Each year, SHAR holds a string quartet competition for high school students. We get applicants from all over the state of Michigan; typically, these applicants represent up to a dozen high schools and youth orchestras. We divide the quartets into two divisions, depending on the size of their school or orchestra program. It's such a joy each year to hear these talented students play, and this year was no exception. You can watch the winning quartets play below:
What are we actually hearing when we listen to classical music? In a new series of blog entries, our resident violinist Alberta Barnes will assign our resident writer Joe Chapman (and classical music novice) a work by a famous composer. Joe's letters to Alberta will respond to the work without recourse to musical terminology, and Alberta's responses will explain what, exactly, Joe is hearing. Have a favorite composer or work you want Joe and Alberta to write about? Leave a comment below and they'll tackle that one next!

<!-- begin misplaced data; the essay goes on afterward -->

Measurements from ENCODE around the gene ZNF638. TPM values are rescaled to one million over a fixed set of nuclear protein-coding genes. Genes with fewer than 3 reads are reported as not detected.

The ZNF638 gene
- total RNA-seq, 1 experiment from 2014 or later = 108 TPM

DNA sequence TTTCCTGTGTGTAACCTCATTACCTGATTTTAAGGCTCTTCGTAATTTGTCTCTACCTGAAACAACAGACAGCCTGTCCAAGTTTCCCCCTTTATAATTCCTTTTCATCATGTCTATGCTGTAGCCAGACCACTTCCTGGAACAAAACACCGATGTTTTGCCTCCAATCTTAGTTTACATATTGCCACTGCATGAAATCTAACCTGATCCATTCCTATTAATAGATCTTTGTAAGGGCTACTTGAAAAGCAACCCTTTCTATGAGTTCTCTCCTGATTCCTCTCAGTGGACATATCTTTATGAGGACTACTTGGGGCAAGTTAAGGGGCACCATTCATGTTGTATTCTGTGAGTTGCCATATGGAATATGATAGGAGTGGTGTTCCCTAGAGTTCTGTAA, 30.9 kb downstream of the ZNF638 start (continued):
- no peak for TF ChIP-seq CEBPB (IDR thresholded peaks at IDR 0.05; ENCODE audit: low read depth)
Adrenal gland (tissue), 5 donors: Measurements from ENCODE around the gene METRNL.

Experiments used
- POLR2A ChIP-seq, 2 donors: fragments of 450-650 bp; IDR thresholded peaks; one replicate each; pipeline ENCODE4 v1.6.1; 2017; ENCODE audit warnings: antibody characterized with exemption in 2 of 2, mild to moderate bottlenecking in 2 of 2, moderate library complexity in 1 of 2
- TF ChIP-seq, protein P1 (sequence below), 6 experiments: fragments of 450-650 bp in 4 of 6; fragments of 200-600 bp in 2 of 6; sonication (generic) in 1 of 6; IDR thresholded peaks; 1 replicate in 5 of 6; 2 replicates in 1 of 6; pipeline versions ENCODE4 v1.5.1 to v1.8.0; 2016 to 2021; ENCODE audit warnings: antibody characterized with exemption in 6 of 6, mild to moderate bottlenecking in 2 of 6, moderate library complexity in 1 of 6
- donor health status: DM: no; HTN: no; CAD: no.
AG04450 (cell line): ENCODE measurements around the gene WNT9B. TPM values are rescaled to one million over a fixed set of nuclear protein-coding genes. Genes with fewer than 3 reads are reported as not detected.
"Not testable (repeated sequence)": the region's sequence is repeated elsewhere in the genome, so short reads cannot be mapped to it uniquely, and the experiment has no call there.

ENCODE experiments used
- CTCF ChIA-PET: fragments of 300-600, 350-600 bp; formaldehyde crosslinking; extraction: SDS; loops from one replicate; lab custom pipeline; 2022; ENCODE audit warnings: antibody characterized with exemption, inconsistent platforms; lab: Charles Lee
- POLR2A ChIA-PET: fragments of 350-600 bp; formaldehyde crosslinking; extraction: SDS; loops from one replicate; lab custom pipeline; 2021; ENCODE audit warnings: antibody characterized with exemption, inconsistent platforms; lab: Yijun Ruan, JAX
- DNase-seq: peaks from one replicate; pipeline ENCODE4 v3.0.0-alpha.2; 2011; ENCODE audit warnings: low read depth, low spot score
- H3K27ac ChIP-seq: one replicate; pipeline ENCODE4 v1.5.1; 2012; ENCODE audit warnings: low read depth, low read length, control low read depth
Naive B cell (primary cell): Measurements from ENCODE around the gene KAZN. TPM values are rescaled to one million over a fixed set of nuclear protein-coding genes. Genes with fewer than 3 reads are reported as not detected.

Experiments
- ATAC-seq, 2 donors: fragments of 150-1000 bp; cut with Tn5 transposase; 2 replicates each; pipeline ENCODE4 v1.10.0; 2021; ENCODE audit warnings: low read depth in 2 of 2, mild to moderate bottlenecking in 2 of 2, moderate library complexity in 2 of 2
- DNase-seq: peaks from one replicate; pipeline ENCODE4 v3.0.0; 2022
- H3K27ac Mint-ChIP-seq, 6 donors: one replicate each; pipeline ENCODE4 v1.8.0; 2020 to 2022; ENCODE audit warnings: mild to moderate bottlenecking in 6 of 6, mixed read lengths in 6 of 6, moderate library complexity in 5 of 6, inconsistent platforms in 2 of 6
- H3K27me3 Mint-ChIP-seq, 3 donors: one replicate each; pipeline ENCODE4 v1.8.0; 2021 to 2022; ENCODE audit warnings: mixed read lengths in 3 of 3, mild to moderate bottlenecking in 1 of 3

One of my favorite bars in Ann Arbor is Old Town Tavern: it's laid-back, unpretentious, and while the food isn't anything to write home about, it's decent bar fare. The drinks are reasonably priced, but not so cheap that you get college students passed out in the corner booths. As one Charles Dickens character from Little Dorrit likes to say, "There's no nonsense about it." In short, it's comfortable.
But now that I've heard about Classical Revolution, a collective of musicians who bring Mendelssohn and Bach and so on to bars in cities like San Francisco and Detroit and Atlanta, and who have a chapter in Ann Arbor, I'm wondering: would a string ensemble belong at Old Town? Is my favorite bar the right place for this music?
I'm not sure if I'd be more worried about the bar losing its atmosphere or the music losing its impact.